Trust a Bust for New York

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The national affordable housing movement took a step forward in July, when a Congressional committee voted to double the funding that state and local housing trust funds currently spend to create affordable housing. But as things stand now, New York won’t receive a dime.

On July 11, the House Financial Services Committee passed an amendment to the Housing Affordability for America Act of 2002. Drafted by Bernie Sanders of Vermont and sponsored by Sue Kelly of Westchester County, the amendment calls for providing one-to-one matching funds for the 282 state and local housing trust funds that currently exist nationwide. According to Sanders’ office, these funds spend about $750 million a year to produce, preserve and rehabilitate affordable housing.

While housing advocates and their political supporters agree this vote is a victory, it’s not the one they were initially seeking Another measure sought to shift billions of dollars a year from the mammoth Federal Housing Administration insurance fund surplus into a national housing trust fund, aiming to help developers create 1.5 million units of affordable housing over the next decade. It was defeated in committee.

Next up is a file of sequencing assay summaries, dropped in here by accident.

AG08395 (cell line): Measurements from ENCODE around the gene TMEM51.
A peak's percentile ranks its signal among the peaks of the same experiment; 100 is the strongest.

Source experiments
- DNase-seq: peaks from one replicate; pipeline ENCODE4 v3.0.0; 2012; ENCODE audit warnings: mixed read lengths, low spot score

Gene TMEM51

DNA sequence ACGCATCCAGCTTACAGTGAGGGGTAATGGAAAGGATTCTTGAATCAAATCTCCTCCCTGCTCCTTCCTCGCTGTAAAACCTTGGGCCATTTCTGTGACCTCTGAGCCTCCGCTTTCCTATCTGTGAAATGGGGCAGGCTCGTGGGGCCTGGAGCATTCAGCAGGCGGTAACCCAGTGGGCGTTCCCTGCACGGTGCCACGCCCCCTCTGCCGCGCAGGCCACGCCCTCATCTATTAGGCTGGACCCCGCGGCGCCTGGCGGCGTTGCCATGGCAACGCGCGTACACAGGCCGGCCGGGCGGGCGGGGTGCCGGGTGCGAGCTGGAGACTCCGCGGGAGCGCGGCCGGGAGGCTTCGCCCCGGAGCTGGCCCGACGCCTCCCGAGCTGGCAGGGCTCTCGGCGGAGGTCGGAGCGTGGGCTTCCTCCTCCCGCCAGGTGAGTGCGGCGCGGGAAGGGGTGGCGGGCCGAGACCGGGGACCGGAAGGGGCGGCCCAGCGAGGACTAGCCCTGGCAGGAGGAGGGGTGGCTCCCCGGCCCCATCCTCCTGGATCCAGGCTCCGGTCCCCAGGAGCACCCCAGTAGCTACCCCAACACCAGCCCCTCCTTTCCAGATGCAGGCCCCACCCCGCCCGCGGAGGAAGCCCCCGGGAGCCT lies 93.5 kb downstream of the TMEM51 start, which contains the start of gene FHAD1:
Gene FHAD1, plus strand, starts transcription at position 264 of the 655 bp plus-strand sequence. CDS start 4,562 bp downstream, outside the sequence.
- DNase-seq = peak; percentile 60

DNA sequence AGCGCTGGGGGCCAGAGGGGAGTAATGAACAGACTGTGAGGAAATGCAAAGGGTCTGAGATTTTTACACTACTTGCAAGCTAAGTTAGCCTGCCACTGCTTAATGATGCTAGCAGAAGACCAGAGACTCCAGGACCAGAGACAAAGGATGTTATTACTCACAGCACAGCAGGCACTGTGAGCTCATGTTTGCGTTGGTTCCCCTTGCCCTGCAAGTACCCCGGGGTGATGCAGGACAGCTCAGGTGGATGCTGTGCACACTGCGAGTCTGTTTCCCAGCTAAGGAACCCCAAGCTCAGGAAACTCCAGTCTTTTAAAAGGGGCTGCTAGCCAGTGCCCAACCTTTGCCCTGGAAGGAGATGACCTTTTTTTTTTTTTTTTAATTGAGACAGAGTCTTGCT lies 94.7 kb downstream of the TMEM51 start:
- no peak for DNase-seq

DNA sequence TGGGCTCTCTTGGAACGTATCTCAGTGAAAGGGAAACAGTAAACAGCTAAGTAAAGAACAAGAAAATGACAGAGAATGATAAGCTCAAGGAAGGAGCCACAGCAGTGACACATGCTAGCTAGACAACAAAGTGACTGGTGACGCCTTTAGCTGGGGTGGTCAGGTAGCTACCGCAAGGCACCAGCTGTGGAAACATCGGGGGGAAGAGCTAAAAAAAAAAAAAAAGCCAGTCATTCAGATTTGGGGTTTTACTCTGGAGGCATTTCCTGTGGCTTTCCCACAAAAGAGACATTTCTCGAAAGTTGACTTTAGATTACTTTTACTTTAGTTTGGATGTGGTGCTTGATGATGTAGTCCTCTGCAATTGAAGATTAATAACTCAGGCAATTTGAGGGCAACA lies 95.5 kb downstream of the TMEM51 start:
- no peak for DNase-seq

Concerned from the outset that the more ambitious measure would come under swift attack by the Bush administration–which is on record as opposed to a national affordable housing trust fund–Sanders offered the alternative amendment, with the hope that it might be strengthened in the Senate. “Though it’s not what we had initially intended, we do think it’s a major step forward in addressing the housing crisis,” says Sanders aide Joel Barkin. “We hope this will encourage more local housing trust funds.”

The Empire State certainly needs one. New York is one of only eight states, along with Alabama, Arkansas and the Dakotas, that does not have a designated housing trust fund, with a committed, ongoing source of revenue. There are 38 state housing trust funds in 34 states nationwide, 42 local trust funds in 22 states and another 142 city funds in New Jersey, according to a report released this summer by the Center for Community Change.

Meanwhile, housing advocates are talking with the Bloomberg administration about other funding options. “Flexible capital,” says Joe Weisbord of the affordable housing developers’ coalition Housing First. “That’s what we need in New York.” Center for Community Change field coordinator Laura Barrett, who has been helping cities and states establish housing trust funds, notes that putting a trust together is not that big a deal: “These are measures that city councils come up with and promote because they think they’re a great idea.” The Housing Affordability Act now moves on for consideration in the full House of Representatives.